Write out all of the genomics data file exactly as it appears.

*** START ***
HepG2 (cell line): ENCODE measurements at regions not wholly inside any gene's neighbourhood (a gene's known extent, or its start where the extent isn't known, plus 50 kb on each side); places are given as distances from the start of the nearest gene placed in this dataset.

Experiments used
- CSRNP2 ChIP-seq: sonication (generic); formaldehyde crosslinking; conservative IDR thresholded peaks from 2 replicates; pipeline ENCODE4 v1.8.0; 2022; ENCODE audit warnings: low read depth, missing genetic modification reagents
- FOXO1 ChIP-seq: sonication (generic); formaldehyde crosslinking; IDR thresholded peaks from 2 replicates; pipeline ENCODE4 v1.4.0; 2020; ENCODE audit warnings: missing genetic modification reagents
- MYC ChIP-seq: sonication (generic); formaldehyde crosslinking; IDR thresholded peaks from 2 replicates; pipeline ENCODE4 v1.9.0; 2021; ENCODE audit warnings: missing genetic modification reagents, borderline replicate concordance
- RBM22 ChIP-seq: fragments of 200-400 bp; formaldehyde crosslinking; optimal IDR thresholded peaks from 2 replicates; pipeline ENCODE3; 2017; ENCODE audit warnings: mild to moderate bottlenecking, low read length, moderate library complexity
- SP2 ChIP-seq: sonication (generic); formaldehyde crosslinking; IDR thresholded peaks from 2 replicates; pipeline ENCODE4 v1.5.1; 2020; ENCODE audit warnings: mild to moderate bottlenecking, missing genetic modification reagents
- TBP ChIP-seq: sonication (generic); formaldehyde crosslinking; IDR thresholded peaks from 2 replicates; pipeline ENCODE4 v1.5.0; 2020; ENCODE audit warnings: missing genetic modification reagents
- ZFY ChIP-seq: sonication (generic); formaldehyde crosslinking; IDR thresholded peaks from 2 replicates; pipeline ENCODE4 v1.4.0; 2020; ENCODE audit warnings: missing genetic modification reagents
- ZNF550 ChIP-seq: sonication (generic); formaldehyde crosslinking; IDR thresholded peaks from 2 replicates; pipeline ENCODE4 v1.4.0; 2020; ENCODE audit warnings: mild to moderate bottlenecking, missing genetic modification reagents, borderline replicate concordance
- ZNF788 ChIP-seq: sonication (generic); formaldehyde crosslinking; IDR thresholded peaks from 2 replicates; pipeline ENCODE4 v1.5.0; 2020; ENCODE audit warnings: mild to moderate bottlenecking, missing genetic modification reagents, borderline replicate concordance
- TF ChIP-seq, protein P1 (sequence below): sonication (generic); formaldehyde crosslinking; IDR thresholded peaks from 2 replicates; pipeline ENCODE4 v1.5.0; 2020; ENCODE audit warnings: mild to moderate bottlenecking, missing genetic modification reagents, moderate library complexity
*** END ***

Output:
HepG2 (cell line): ENCODE measurements at regions not wholly inside any gene's neighbourhood (a gene's known extent, or its start where the extent isn't known, plus 50 kb on each side); places are given as distances from the start of the nearest gene placed in this dataset.

Experiments used
- CSRNP2 ChIP-seq: sonication (generic); formaldehyde crosslinking; conservative IDR thresholded peaks from 2 replicates; pipeline ENCODE4 v1.8.0; 2022; ENCODE audit warnings: low read depth, missing genetic modification reagents
- FOXO1 ChIP-seq: sonication (generic); formaldehyde crosslinking; IDR thresholded peaks from 2 replicates; pipeline ENCODE4 v1.4.0; 2020; ENCODE audit warnings: missing genetic modification reagents
- MYC ChIP-seq: sonication (generic); formaldehyde crosslinking; IDR thresholded peaks from 2 replicates; pipeline ENCODE4 v1.9.0; 2021; ENCODE audit warnings: missing genetic modification reagents, borderline replicate concordance
- RBM22 ChIP-seq: fragments of 200-400 bp; formaldehyde crosslinking; optimal IDR thresholded peaks from 2 replicates; pipeline ENCODE3; 2017; ENCODE audit warnings: mild to moderate bottlenecking, low read length, moderate library complexity
- SP2 ChIP-seq: sonication (generic); formaldehyde crosslinking; IDR thresholded peaks from 2 replicates; pipeline ENCODE4 v1.5.1; 2020; ENCODE audit warnings: mild to moderate bottlenecking, missing genetic modification reagents
- TBP ChIP-seq: sonication (generic); formaldehyde crosslinking; IDR thresholded peaks from 2 replicates; pipeline ENCODE4 v1.5.0; 2020; ENCODE audit warnings: missing genetic modification reagents
- ZFY ChIP-seq: sonication (generic); formaldehyde crosslinking; IDR thresholded peaks from 2 replicates; pipeline ENCODE4 v1.4.0; 2020; ENCODE audit warnings: missing genetic modification reagents
- ZNF550 ChIP-seq: sonication (generic); formaldehyde crosslinking; IDR thresholded peaks from 2 replicates; pipeline ENCODE4 v1.4.0; 2020; ENCODE audit warnings: mild to moderate bottlenecking, missing genetic modification reagents, borderline replicate concordance
- ZNF788 ChIP-seq: sonication (generic); formaldehyde crosslinking; IDR thresholded peaks from 2 replicates; pipeline ENCODE4 v1.5.0; 2020; ENCODE audit warnings: mild to moderate bottlenecking, missing genetic modification reagents, borderline replicate concordance
- TF ChIP-seq, protein P1 (sequence below): sonication (generic); formaldehyde crosslinking; IDR thresholded peaks from 2 replicates; pipeline ENCODE4 v1.5.0; 2020; ENCODE audit warnings: mild to moderate bottlenecking, missing genetic modification reagents, moderate library complexity